Iranians? No. James A. Baker was the Reagan Chief of Staff when the
U.S. provided Saddam the intelligence to better target his chemical
weapons. Weapons of Mass Destruction? Not since this crowd stopped
selling him the components.
>   In the sanitary words of the Council on Foreign Relations' report
(written up by Jaffe herself), Saddam's problem was that he was a
>   Tight markets have increased U.S. and global vulnerability
>   to disruption and provided adversaries undue potential in-
>   fluence over the price of oil. Iraq has become a key
>   "swing" producer, posing a difficult situation for the U.S.
>   government.
>   Now hold on a minute: Why is our government in a "difficult"
position if Iraq is a "swing producer" of oil?
>   The answer was that Saddam was jerking the oil market up and down.
One week, without notice, the man in the moustache suddenly announces
he's going to "support the Palestinian intifada" and cuts off all oil
shipments. The result: Worldwide oil prices jump up. The next week,
Saddam forgets about the Palestinians and pumps to the maximum allowed
under the Oil-for-Food Program. The result: Oil prices suddenly
dive-bomb. Up, down, up, down. Saddam was out of control.
>   "Control is what it's all about," one oilman told me. "It's not
about getting the oil, it's about controlling oil's price."
>   So, within days of Bush's election in November 2000, the James
Baker Institute issued this warning:
>   In a market with so little cushion to cover unexpected
>   events, oil prices become extremely sensitive to perceived
>   supply risks. Such a market increases the potential lever-
>   age of an otherwise lesser producer such as Iraq...
>   I met with Falah Aljibury, an advisor to Goldman Sachs, the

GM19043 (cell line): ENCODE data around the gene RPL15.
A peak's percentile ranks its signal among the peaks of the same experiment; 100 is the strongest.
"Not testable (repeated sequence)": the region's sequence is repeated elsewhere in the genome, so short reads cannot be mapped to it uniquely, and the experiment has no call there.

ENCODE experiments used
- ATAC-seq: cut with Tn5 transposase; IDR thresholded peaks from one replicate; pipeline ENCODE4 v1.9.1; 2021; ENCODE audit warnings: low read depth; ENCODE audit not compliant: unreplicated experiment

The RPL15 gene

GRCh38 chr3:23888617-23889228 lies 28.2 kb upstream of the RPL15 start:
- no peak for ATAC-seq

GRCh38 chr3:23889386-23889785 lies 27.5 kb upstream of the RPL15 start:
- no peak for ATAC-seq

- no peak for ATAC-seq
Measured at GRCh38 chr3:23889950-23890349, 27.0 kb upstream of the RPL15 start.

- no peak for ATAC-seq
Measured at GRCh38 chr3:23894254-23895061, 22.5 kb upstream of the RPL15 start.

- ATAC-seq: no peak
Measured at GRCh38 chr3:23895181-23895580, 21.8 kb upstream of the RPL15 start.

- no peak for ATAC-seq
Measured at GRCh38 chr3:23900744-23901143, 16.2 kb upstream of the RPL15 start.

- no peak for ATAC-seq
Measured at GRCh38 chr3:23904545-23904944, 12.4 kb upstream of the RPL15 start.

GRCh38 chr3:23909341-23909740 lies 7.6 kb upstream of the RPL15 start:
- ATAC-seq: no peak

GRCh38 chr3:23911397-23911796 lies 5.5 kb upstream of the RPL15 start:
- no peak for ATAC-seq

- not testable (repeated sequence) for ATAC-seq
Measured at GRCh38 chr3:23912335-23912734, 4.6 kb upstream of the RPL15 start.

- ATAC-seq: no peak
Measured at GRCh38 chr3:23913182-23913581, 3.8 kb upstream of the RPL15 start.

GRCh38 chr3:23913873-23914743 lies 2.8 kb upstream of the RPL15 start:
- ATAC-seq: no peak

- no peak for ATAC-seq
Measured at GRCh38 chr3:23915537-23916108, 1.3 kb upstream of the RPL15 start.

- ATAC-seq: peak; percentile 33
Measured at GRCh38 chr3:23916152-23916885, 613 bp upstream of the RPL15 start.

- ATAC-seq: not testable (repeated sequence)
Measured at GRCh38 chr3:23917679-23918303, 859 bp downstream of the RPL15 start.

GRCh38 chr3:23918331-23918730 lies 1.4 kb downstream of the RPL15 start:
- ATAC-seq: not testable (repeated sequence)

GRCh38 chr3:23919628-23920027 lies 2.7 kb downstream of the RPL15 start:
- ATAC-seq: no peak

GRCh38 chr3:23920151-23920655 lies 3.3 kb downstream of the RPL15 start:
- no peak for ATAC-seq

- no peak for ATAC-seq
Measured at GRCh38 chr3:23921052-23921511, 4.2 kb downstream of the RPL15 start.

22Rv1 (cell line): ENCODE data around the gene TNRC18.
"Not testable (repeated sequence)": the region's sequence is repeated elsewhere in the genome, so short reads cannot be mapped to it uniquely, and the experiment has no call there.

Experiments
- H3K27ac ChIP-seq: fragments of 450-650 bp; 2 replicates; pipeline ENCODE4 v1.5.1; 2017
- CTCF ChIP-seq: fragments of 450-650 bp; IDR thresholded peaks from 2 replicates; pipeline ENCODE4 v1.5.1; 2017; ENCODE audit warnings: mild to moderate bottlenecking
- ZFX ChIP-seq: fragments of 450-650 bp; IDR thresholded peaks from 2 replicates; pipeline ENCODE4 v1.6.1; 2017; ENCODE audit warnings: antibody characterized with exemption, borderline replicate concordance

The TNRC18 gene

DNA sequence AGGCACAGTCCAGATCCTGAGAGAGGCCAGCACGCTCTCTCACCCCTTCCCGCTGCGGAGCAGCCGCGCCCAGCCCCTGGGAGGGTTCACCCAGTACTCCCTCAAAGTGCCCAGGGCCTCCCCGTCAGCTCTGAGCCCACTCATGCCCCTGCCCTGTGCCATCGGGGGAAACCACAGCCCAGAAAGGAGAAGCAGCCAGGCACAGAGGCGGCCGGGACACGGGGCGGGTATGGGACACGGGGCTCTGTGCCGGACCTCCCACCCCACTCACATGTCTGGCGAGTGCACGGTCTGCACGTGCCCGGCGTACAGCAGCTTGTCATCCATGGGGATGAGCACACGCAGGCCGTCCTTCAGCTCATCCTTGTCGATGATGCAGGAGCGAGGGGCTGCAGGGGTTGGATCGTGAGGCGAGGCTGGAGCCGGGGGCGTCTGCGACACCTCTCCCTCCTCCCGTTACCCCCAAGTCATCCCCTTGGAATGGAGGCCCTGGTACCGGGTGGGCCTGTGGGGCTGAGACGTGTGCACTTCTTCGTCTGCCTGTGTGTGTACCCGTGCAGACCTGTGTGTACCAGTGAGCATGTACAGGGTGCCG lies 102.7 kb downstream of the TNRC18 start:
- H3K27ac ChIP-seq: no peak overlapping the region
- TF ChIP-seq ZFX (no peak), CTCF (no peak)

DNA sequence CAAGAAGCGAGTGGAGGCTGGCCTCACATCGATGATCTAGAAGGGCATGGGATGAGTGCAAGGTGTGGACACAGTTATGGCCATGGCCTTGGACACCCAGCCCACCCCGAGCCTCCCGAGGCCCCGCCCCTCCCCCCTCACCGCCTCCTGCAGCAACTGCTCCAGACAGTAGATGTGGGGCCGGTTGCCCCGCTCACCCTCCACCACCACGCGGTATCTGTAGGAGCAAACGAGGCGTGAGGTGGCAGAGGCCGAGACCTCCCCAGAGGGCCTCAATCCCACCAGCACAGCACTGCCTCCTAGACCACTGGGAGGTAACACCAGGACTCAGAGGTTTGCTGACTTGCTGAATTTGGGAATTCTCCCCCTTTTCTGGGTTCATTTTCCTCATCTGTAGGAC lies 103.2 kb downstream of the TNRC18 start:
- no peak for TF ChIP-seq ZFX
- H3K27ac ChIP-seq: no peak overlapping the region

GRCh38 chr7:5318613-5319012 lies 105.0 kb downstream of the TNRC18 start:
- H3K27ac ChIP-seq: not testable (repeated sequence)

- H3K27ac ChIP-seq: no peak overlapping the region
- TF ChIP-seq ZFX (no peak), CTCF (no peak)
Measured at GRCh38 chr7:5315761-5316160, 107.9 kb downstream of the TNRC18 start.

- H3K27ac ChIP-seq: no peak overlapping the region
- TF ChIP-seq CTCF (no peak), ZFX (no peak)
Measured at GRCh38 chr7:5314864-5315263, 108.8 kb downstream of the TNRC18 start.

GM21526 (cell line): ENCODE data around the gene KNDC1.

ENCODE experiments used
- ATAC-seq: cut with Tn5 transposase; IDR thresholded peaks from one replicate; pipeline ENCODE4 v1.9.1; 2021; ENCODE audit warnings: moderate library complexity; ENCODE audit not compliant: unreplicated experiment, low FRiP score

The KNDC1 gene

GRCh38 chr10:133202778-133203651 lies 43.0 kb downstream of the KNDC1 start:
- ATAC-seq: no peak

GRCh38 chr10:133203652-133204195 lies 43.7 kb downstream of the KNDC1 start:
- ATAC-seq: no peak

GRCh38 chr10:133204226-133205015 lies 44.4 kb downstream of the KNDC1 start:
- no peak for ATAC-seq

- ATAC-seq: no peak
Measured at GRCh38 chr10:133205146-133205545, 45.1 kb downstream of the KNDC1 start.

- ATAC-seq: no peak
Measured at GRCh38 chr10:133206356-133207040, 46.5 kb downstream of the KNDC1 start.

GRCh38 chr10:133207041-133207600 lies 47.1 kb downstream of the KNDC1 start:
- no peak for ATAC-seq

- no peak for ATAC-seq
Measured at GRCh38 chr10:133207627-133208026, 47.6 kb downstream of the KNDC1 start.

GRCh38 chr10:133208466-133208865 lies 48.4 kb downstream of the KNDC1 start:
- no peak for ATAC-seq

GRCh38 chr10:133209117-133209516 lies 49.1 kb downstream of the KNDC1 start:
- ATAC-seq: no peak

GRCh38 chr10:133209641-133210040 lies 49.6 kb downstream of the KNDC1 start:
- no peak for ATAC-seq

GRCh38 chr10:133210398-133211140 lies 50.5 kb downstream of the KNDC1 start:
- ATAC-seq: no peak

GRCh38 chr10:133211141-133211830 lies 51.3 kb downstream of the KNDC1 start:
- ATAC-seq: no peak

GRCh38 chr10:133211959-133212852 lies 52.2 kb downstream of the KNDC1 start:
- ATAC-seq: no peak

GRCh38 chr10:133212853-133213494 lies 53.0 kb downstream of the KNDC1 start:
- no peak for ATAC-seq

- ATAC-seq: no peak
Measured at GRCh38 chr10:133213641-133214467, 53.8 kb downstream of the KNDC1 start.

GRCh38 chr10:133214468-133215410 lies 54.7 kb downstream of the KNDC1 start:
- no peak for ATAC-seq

Baker/CFR group and, I discovered, host to the State Department's
invasion planning meetings in February 2001. The Iraqi-born industry
man put it this way: "Iraq is not stable, a wild card." Saddam cuts
production, or suddenly boosts it, playing games with the U.N. over
the Oil-for-Food Program. The tinpot despot was, almost alone, setting
the weekly world price of oil and Big Oil did not care for that. In
the CFR's sober language:
>   Saddam is a "destabilizing influence... to the flow of oil
>   to international markets from the Middle East."
>   With Saddam out of control, jerking markets up and down, the price
of controlling the price was getting just too high. Saddam drove the
oil boys bonkers. For example, Saddam's games pushed the State
Department, disastrously, to launch, in April 2002, a coup d'etat in
>   This could not stand. Saddam delighted in playing cat-and-mouse
with the USA and our oil majors. Unfortunately for him, he wasn't
playing with mice, but a much bigger and unforgiving breed of rodents.
>   Saddam was asking for it. It was time for a "military assessment."
The CFR concluded:
>   Saddam Hussein has demonstrated a willingness to
>   threaten to use the oil weapon to manipulate oil mar-
>   kets... United States should conduct an immediate pol-
>   icy review toward Iraq, including military, energy,
>   economic, and political/diplomatic assessments.
>   The true motive to invade Iraq, Saddam's "manipulation of oil
markets," was there, but not yet, in April 2001, the official excuse.
>   Not surprisingly, the desires of the "Project for a New American
Century," the neo-con field of dreams, of remaking Arabia, was not in
the Baker Institute-CFR plan. However, the conclusion, Saddam must go,
matched the neo-con's policy demand, if for highly different reasons.
The Baker-CFR panel had a limited concern: Get rid of the jerk, the
guy yanking the market.
>   Morse was close-lipped about who saw and used the 2001 Baker-CFR
report, but Amy Jaffe could not help telling me that Morse reported
its conclusions in a briefing at the Pentagon.
>   More important, back in early 2001, the initial Baker-CFR report
(another participant tipped me) was handed directly to Vice President
Dick Cheney. Cheney met secretly with CFR task force members
(including Ken Lay) to go over the maps of Iraq's oil fields. That,
apparently, sealed it. Cheney took the CFR/Baker recommendations as
his own plan for dissecting Iraq, I'm told, beginning with the
none-too-thinly-veiled take-out-Saddam "assessment."
>   And whose plan was it? I knew the membership of the Baker-CFR
group was Big Oil and its retainers. But I was curious to know who put
up the cash for drafting the extravagant report that was so protective
of OPEC and Saudi interests. This document was, after all, the outline
on which the Bush administration drew its grand design for energy,